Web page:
We had already established that Hitler wasn't fond of organised religion, and you don't have to be an atheist to persecute certain Christians.

 

As I stated before Hitler obviously believed that there was something wrong with Germany's Christian community, not just little parts of it. Thus he created 'Positive Christianity', a state sponsored religious ideology that exalted the persecution of Jews, homosexuals, dissidents and the annexation of the world. Sounds a lot like modern day Islam and yes I said that.

 

Because I'm not in the Netherlands.

Edited by Sir Phobos
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To connect Hitler's deeds with mainline Christianity is simply a jab at modern day Christians, which is fine... I'm all for offending folks but it seems like this one is getting a little worn out. Don't ya think?
If someone claims to hold a superstitious belief, what is the mechanism for disproving that claim?

 

I can think of a handful of potential candidates, but none of them have been presented here. Perhaps you're oversimplifying the issue?

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If someone claims to hold a superstitious belief, what is the mechanism for disproving that claim?

 

How academic. I guess you could poke Christians for the Lords Resistance Army in Uganda too right? While their beliefs are quite different from mainstream Christianity, they still believe in Christ and you could describe them as Christian.

 

Another safe way to look secular, that's my point.

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I'm sorry, I don't see where you answered my question.

 

Also if you intend to use "mainstream christianity" as a baseline, I'm afraid you're going to have to operationally define it. And I apologize in advance if that's too "academic", however I find it preferable to simply making stuff up as I go along.

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This is where I have to answer to you right? :rolleyes:

 

"Mainstream Christianity" is a broad term indeed but if you can't grasp the point (or choose to ignore) what I was spelling out to you then that's your problem, not mine. I think someone is feeling a little nitpicky today.

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I've always believed that the sign of a sound argument is it's ability to stand up to "nitpicky-ness".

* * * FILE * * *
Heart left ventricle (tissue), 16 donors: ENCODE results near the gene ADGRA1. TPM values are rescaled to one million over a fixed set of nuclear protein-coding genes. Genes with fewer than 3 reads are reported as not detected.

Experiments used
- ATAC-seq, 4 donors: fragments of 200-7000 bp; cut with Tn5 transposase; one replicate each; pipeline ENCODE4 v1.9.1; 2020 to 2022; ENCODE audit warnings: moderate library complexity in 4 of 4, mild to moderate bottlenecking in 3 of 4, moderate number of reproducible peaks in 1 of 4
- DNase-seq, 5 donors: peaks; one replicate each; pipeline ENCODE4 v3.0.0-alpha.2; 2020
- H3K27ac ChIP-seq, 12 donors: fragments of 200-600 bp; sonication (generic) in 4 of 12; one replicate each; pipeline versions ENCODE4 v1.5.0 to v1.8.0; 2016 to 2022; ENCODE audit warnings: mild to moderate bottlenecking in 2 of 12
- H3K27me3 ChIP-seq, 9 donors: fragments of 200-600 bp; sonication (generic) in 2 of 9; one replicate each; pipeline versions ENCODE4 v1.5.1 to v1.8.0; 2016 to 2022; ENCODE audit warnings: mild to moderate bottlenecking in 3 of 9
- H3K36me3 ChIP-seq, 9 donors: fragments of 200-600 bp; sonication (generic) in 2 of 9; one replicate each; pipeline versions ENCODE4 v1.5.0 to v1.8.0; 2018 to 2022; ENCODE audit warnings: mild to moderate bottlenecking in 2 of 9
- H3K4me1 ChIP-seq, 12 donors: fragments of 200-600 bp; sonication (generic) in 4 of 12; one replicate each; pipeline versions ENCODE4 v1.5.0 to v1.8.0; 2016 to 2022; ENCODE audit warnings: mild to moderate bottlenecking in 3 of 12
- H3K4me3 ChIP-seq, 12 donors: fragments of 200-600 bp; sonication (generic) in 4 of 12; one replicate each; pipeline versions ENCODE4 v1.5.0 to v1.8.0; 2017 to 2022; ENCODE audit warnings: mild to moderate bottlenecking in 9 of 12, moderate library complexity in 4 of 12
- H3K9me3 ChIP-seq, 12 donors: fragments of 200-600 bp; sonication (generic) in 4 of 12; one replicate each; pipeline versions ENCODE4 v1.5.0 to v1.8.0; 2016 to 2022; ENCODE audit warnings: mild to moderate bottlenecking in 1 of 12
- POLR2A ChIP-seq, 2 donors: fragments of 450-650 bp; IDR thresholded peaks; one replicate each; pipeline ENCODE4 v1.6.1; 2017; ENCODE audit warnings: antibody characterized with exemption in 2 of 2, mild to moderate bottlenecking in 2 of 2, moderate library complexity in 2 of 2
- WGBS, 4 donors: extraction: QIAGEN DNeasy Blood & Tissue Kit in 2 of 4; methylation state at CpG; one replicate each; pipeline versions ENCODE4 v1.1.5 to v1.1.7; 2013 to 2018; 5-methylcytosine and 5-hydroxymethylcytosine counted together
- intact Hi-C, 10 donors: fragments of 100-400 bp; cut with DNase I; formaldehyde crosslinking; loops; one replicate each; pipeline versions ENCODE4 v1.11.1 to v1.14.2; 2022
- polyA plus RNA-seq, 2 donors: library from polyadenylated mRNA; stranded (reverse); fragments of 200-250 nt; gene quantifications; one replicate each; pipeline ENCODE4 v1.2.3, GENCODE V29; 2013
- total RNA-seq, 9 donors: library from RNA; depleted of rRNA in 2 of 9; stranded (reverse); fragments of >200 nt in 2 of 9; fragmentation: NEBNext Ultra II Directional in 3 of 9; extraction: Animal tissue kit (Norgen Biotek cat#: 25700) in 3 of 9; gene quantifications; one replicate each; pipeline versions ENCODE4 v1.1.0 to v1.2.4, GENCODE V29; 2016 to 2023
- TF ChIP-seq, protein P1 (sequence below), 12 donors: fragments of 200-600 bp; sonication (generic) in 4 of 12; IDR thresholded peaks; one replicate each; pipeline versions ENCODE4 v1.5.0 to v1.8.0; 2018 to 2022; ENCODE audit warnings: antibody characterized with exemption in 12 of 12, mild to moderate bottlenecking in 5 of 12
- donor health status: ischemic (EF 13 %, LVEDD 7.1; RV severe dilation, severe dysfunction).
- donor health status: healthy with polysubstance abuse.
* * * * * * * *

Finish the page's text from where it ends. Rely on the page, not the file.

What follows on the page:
The point is that you're throwing terms around haphazardly and expecting everyone to fall over and accept them within the context of your choosing, which coincidentally is the context in which your "arguments" actually make sense.

 

If you wish to show that you are right and everyone who takes Hitler at his word that he was a Christian is wrong, then you'll need to respond to the question posed in post #60.

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As I stated before Hitler obviously believed that there was something wrong with Germany's Christian community, not just little parts of it. Thus he created 'Positive Christianity', a state sponsored religious ideology that exalted the persecution of Jews, homosexuals, dissidents and the annexation of the world. Sounds a lot like modern day Islam and yes I said that.

 

I'd have to agree with your assessment on that point to an extent, but in all honesty I wouldn't say all muslims are that way. Just for some reason the moderates aren't willing to stand up to the radicals.

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The point is that you're throwing terms around haphazardly and expecting everyone to fall over and accept them...

 

Who said I wanted that? Accept this then: Muhammed was a pedophile and Islam encourages the rape of children across the world. I hope that offends someone.

 

If you wish to show that you are right and everyone who takes Hitler at his word that he was a Christian is wrong, then you'll need to respond to the question posed in post #60.

 

Thank you for illustrating just how unaware of what my point really is. I also find it funny that anyone would take Hitler at his word (word for word) when he spoke in public.

 

There is a lot of contradictory information in terms of what Hitler said about Christianity both in private and public. It also depends greatly on one's own view of what constitutes being a Christian and how Christianity impacted this individual in particular. We could go on and on you see? And I bet you'd like that. Oh and just for fun, how about this: Hitler was a Christian! You see it makes no difference to me.